Especially precious is George Tenet's discovery that, in fact, loyalty in the Bush White House runs entirely one-way. There's a fantastic element in James Risen's State of War that basically says the Tenet-Bush relationship was forged immediately after 9/11, when Bush effectively save Tenet's job by taking personal responsibility for any intelligence failures. (Rhetorically, he took responsibility. In reality, he just kept being Bush.) So Tenet was so grateful for keeping his job, he basically let Cheney and Rumsfeld run right over the CIA, just to keep the boss-man happy.
And then he was thrown overboard like rotting meat when it became convenient to do so.
“There was never a serious debate that I know of within the administration about the imminence of the Iraqi threat,” Mr. Tenet writes in a devastating judgment that is likely to be debated for many years. Nor, he adds, “was there ever a significant discussion” about the possibility of containing Iraq without an invasion.No surprise there. Indeed, this has already been said in as many words by Paul O'neill in Ron Suskind's book The Price of Loyalty. The difference between now and then, I suppose, is that Bush's approval ratings are half what they were then. Oh, that and a Democratically-controlled Congress.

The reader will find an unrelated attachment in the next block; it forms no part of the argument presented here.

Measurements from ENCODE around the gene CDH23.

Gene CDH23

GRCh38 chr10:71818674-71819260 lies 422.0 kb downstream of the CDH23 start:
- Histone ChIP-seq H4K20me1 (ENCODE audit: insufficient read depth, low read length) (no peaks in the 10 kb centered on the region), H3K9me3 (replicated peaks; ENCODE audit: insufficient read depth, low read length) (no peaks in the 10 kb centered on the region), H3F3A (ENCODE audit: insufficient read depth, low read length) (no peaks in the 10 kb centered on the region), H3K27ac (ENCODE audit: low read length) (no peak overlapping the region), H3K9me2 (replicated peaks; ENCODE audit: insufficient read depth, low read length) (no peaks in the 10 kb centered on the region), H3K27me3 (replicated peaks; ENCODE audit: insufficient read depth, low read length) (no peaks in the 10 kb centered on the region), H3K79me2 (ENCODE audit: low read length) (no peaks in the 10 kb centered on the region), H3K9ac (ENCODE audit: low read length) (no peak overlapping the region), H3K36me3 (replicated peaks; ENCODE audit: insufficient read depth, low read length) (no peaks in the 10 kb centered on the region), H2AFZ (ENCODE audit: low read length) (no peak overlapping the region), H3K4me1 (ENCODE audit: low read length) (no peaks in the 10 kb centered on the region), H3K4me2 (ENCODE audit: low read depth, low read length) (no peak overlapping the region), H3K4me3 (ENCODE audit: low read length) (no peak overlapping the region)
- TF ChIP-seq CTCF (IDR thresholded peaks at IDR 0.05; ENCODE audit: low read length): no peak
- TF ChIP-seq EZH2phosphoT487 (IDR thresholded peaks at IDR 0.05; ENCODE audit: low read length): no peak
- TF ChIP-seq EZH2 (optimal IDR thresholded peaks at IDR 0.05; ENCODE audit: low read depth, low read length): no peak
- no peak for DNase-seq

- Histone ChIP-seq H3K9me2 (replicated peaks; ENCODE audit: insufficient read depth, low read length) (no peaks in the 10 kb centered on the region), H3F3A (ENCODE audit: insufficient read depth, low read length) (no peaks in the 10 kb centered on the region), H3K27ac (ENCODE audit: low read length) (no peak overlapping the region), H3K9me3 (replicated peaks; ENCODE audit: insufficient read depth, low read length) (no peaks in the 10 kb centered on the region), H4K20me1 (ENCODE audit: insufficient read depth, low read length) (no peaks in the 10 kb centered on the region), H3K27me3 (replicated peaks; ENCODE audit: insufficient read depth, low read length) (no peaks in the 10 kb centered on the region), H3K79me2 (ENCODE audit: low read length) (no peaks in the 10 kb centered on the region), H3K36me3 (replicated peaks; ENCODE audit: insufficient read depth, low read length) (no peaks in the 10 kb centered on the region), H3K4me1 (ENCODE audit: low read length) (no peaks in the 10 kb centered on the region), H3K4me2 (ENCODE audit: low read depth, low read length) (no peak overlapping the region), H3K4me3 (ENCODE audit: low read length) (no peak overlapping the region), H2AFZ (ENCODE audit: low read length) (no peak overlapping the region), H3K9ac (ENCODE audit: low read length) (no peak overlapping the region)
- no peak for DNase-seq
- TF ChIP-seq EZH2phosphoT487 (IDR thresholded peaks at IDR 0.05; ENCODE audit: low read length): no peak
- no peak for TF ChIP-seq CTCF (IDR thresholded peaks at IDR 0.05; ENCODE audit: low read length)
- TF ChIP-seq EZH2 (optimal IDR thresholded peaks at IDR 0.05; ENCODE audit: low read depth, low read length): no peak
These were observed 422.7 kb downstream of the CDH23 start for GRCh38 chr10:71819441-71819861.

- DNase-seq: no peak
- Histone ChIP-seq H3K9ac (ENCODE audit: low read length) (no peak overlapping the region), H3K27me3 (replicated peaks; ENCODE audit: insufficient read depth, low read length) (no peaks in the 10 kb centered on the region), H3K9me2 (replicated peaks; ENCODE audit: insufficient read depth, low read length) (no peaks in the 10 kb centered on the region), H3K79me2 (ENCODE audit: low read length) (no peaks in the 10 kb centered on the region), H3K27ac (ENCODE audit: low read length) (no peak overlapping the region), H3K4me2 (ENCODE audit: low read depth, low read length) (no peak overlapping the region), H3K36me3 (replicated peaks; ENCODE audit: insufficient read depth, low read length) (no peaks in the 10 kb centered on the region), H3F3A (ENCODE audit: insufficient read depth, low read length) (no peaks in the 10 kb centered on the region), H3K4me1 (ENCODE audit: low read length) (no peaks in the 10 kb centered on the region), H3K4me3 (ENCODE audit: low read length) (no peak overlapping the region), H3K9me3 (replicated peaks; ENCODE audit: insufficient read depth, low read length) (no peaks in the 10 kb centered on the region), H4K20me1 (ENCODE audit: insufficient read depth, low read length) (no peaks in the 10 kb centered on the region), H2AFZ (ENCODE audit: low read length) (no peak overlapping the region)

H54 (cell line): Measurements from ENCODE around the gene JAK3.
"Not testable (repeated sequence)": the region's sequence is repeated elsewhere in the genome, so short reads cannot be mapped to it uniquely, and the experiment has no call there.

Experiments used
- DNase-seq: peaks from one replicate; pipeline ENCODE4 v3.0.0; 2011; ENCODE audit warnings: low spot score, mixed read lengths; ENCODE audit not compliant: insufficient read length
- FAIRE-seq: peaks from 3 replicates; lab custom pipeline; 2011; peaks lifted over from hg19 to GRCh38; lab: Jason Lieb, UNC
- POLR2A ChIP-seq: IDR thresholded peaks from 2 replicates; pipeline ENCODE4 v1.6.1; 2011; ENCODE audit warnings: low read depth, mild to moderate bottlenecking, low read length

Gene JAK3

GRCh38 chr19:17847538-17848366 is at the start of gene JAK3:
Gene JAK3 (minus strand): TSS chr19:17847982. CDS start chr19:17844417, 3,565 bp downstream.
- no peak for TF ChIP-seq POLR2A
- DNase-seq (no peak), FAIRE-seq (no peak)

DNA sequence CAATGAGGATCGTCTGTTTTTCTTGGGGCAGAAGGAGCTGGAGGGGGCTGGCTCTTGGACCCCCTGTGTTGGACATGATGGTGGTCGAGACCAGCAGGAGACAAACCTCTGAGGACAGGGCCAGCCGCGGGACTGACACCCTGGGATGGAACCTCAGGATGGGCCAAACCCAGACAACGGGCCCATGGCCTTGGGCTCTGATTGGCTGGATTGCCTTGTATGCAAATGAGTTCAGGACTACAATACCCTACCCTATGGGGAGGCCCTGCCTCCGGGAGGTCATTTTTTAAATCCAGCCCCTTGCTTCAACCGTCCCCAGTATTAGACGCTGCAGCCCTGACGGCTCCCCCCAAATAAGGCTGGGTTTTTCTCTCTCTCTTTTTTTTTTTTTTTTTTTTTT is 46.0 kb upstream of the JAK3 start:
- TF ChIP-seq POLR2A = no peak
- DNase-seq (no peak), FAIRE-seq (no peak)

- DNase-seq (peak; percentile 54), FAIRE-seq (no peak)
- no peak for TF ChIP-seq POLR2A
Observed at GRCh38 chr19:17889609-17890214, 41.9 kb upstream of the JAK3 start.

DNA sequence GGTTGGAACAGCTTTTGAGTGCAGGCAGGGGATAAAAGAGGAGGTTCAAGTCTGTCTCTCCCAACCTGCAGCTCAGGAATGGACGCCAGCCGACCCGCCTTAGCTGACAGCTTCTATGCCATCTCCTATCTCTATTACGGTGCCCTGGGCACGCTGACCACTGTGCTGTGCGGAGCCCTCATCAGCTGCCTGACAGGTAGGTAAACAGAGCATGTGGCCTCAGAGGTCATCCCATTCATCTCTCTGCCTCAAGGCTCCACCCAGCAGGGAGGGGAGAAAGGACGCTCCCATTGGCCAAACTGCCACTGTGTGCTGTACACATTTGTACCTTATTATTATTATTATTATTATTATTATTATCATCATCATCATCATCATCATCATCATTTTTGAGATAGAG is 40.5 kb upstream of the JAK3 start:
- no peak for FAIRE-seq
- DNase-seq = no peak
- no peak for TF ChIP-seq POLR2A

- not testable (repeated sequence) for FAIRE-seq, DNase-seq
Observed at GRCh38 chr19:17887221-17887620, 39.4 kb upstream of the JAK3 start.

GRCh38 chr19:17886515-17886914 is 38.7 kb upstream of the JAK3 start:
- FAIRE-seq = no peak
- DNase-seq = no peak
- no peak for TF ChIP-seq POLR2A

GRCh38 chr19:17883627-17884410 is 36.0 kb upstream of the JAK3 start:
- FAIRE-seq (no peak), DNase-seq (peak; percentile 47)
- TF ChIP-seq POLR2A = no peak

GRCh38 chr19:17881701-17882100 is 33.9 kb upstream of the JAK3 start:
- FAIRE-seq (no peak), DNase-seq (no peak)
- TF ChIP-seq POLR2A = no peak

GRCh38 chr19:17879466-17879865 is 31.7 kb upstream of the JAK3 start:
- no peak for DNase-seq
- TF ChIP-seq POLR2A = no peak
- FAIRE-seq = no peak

Let's see what develops from this.